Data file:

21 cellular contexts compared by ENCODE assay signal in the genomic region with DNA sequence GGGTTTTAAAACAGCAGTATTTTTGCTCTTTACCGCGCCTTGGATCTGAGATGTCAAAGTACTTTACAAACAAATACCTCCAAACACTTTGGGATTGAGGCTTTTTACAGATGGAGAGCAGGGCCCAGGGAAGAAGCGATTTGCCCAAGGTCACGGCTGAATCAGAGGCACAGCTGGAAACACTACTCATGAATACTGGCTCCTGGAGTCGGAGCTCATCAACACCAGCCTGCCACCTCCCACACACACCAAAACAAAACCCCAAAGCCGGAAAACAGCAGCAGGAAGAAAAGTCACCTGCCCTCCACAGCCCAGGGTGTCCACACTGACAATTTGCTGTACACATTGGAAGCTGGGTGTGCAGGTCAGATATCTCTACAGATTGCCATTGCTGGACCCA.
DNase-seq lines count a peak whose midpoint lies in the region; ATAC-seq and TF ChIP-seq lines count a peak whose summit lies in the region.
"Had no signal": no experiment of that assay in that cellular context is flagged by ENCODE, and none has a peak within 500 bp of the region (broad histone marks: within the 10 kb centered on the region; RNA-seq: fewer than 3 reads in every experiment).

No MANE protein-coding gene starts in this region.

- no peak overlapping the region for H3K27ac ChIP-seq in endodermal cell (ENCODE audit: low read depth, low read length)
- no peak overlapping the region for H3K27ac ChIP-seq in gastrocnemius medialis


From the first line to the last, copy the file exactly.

21 cellular contexts compared by ENCODE assay signal in the genomic region with DNA sequence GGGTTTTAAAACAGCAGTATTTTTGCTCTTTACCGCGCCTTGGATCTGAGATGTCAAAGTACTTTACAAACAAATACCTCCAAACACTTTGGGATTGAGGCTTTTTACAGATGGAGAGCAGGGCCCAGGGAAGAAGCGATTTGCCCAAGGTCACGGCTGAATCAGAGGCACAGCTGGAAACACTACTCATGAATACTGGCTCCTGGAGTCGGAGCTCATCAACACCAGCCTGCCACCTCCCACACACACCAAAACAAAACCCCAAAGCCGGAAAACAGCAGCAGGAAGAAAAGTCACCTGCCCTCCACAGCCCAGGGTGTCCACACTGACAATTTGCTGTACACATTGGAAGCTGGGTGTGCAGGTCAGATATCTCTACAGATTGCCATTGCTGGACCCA.
DNase-seq lines count a peak whose midpoint lies in the region; ATAC-seq and TF ChIP-seq lines count a peak whose summit lies in the region.
"Had no signal": no experiment of that assay in that cellular context is flagged by ENCODE, and none has a peak within 500 bp of the region (broad histone marks: within the 10 kb centered on the region; RNA-seq: fewer than 3 reads in every experiment).

No MANE protein-coding gene starts in this region.

- no peak overlapping the region for H3K27ac ChIP-seq in endodermal cell (ENCODE audit: low read depth, low read length)
- no peak overlapping the region for H3K27ac ChIP-seq in gastrocnemius medialis